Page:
“Every Childhood is Worth Fighting For”
Anna Davydova Dance School is fully committed to promoting children’s rights, especially their right to be protected from harm, abuse and exploitation and to be involved in any decisions that directly affect them.
Anna Davydova Dance School understand that we have a duty of care to implement effective policies and procedures for safeguarding the welfare of children and young people.
Safeguarding and promoting the welfare of children is everyone’s responsibility.
Everyone who comes into contact with children and their families and carers has a role to play in safeguarding children. In order to fulfil this responsibility effectively, all professionals should make sure their approach is child -centred. This means that they should consider, at all times, what is in the best interests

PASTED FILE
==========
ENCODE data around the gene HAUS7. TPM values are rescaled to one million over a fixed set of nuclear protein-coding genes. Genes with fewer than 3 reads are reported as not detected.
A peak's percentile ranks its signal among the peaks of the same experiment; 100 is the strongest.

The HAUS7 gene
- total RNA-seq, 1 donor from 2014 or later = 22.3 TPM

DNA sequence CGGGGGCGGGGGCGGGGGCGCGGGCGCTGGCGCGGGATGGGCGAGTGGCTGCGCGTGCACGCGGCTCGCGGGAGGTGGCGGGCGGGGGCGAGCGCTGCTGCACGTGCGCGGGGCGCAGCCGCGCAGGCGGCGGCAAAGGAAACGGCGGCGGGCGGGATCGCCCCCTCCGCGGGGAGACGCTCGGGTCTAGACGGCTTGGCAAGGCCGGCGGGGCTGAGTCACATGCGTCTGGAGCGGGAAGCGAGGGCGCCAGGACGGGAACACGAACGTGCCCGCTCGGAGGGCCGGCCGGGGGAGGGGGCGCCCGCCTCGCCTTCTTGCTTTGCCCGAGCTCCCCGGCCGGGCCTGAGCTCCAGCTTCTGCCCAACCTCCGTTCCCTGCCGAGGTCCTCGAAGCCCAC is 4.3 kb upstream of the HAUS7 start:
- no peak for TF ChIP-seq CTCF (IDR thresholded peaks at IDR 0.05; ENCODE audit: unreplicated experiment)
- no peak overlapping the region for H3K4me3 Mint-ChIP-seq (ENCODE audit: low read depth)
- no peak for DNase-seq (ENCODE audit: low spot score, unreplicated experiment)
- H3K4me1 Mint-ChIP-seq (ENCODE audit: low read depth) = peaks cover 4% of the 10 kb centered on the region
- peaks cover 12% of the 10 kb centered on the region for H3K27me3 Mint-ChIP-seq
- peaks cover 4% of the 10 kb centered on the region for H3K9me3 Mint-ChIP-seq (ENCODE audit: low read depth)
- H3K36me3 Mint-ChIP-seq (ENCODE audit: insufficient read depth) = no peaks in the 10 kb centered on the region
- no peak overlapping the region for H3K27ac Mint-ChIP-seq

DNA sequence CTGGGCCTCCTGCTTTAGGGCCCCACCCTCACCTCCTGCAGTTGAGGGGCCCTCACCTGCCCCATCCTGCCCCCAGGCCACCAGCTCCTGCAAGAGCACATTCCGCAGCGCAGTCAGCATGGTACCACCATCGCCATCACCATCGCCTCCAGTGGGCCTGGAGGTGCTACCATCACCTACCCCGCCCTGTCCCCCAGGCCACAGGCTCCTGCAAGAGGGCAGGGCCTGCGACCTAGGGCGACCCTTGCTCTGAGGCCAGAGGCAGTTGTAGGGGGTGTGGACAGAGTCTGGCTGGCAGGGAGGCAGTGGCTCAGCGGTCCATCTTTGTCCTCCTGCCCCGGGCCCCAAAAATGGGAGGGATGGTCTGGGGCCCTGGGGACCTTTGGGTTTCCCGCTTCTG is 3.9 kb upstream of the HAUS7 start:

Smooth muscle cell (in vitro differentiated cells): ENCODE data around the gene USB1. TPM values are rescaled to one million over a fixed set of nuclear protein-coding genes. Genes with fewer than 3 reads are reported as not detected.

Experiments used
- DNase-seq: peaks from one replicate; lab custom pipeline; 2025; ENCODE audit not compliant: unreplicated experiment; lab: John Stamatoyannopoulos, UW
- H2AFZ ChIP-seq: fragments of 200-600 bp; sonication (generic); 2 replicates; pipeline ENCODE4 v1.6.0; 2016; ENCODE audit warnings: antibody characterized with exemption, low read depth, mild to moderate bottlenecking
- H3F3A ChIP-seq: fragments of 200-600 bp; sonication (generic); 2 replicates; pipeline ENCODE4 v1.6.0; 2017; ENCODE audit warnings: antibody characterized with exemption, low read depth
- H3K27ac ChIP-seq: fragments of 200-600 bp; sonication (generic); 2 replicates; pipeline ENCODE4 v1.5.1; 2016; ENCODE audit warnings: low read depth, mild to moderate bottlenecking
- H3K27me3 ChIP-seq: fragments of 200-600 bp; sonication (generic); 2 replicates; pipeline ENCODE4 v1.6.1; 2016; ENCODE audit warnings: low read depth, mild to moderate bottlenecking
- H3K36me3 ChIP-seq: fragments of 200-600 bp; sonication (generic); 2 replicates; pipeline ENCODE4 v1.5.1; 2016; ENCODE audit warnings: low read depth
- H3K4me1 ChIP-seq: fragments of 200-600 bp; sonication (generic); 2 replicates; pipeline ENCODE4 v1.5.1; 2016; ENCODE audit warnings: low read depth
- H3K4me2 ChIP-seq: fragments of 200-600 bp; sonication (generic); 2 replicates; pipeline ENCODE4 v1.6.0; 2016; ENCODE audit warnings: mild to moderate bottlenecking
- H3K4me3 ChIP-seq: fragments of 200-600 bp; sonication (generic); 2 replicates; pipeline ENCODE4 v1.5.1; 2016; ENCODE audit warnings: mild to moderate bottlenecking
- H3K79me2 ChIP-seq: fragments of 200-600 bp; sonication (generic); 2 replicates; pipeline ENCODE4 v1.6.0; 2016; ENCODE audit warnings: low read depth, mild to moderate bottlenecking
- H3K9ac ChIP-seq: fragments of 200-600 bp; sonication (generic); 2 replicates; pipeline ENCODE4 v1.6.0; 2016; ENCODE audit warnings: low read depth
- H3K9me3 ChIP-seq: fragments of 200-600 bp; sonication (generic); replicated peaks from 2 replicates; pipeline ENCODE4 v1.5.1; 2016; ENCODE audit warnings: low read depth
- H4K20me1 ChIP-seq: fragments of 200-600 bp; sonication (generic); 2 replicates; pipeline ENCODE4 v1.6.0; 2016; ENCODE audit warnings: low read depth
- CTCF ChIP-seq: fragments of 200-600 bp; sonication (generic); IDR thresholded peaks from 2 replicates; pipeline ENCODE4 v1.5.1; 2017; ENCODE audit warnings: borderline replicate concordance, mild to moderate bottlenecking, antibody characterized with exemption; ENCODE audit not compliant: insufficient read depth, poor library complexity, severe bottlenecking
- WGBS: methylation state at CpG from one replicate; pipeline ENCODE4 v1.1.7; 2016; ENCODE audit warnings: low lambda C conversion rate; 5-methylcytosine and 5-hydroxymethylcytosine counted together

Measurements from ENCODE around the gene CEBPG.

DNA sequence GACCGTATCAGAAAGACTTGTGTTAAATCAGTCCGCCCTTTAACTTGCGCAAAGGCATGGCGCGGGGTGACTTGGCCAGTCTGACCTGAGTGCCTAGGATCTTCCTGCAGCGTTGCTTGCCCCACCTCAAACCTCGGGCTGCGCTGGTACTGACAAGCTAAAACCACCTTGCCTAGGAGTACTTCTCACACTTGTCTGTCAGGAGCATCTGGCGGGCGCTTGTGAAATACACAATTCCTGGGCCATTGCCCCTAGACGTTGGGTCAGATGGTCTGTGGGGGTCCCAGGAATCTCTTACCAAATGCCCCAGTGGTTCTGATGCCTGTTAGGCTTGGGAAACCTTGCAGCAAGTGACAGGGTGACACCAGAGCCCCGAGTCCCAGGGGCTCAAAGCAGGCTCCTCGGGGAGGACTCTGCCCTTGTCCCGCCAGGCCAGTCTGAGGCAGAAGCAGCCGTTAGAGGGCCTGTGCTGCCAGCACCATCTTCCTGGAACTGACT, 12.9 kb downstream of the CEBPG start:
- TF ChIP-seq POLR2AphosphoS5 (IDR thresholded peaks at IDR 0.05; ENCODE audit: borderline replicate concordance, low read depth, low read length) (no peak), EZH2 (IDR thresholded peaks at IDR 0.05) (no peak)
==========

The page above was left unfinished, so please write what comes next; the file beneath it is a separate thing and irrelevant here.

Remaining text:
of the child.
The definition of safeguarding for the purposes of this policy, as defined in Keeping Children Safe in Education, Sep 2018 is: “protecting children from maltreatment; preventing impairment of children’s health or development; ensuring that children grow up in circumstances consistent with the provision of safe and effective care; and taking action to enable all children to have the best outcomes.”
Anna Davydova Dance School will:
- Appoint at least 2 designated people (Designated Safeguarding Lead (DSL) and someone to deputise for them) to enable any concerns to be reported in accordance with our procedures.